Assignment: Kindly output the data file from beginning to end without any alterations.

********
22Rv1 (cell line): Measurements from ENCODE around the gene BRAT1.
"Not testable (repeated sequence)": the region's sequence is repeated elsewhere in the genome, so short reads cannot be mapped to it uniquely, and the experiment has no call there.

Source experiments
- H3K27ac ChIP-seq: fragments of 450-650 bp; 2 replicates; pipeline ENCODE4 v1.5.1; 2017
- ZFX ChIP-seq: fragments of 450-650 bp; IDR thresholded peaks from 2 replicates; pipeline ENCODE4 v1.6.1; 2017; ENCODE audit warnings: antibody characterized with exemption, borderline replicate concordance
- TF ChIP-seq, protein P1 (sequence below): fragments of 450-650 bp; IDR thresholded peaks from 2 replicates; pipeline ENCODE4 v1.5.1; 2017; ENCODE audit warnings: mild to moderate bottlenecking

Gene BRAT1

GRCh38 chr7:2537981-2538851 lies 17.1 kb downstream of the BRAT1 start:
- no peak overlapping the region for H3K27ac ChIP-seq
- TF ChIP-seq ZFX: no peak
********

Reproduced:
22Rv1 (cell line): Measurements from ENCODE around the gene BRAT1.
"Not testable (repeated sequence)": the region's sequence is repeated elsewhere in the genome, so short reads cannot be mapped to it uniquely, and the experiment has no call there.

Source experiments
- H3K27ac ChIP-seq: fragments of 450-650 bp; 2 replicates; pipeline ENCODE4 v1.5.1; 2017
- ZFX ChIP-seq: fragments of 450-650 bp; IDR thresholded peaks from 2 replicates; pipeline ENCODE4 v1.6.1; 2017; ENCODE audit warnings: antibody characterized with exemption, borderline replicate concordance
- TF ChIP-seq, protein P1 (sequence below): fragments of 450-650 bp; IDR thresholded peaks from 2 replicates; pipeline ENCODE4 v1.5.1; 2017; ENCODE audit warnings: mild to moderate bottlenecking

Gene BRAT1

GRCh38 chr7:2537981-2538851 lies 17.1 kb downstream of the BRAT1 start:
- no peak overlapping the region for H3K27ac ChIP-seq
- TF ChIP-seq ZFX: no peak